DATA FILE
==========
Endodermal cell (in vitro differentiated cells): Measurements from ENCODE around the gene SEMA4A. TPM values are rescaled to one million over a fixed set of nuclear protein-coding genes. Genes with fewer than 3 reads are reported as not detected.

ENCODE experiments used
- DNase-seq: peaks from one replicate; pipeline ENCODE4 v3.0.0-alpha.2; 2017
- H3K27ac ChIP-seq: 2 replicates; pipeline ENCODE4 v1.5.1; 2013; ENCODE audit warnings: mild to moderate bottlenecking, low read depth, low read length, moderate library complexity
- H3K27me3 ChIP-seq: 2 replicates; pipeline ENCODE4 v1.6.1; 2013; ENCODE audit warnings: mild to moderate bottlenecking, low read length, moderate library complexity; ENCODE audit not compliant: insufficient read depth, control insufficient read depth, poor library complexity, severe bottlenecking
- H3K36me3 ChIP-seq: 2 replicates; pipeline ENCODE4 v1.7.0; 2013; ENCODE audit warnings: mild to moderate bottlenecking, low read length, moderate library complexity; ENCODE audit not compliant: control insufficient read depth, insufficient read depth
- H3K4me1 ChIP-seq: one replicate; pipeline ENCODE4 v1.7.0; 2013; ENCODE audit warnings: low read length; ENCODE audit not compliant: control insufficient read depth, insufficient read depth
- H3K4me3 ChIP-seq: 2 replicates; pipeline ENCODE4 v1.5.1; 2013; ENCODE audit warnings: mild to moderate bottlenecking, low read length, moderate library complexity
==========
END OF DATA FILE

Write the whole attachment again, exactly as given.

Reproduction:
Endodermal cell (in vitro differentiated cells): Measurements from ENCODE around the gene SEMA4A. TPM values are rescaled to one million over a fixed set of nuclear protein-coding genes. Genes with fewer than 3 reads are reported as not detected.

ENCODE experiments used
- DNase-seq: peaks from one replicate; pipeline ENCODE4 v3.0.0-alpha.2; 2017
- H3K27ac ChIP-seq: 2 replicates; pipeline ENCODE4 v1.5.1; 2013; ENCODE audit warnings: mild to moderate bottlenecking, low read depth, low read length, moderate library complexity
- H3K27me3 ChIP-seq: 2 replicates; pipeline ENCODE4 v1.6.1; 2013; ENCODE audit warnings: mild to moderate bottlenecking, low read length, moderate library complexity; ENCODE audit not compliant: insufficient read depth, control insufficient read depth, poor library complexity, severe bottlenecking
- H3K36me3 ChIP-seq: 2 replicates; pipeline ENCODE4 v1.7.0; 2013; ENCODE audit warnings: mild to moderate bottlenecking, low read length, moderate library complexity; ENCODE audit not compliant: control insufficient read depth, insufficient read depth
- H3K4me1 ChIP-seq: one replicate; pipeline ENCODE4 v1.7.0; 2013; ENCODE audit warnings: low read length; ENCODE audit not compliant: control insufficient read depth, insufficient read depth
- H3K4me3 ChIP-seq: 2 replicates; pipeline ENCODE4 v1.5.1; 2013; ENCODE audit warnings: mild to moderate bottlenecking, low read length, moderate library complexity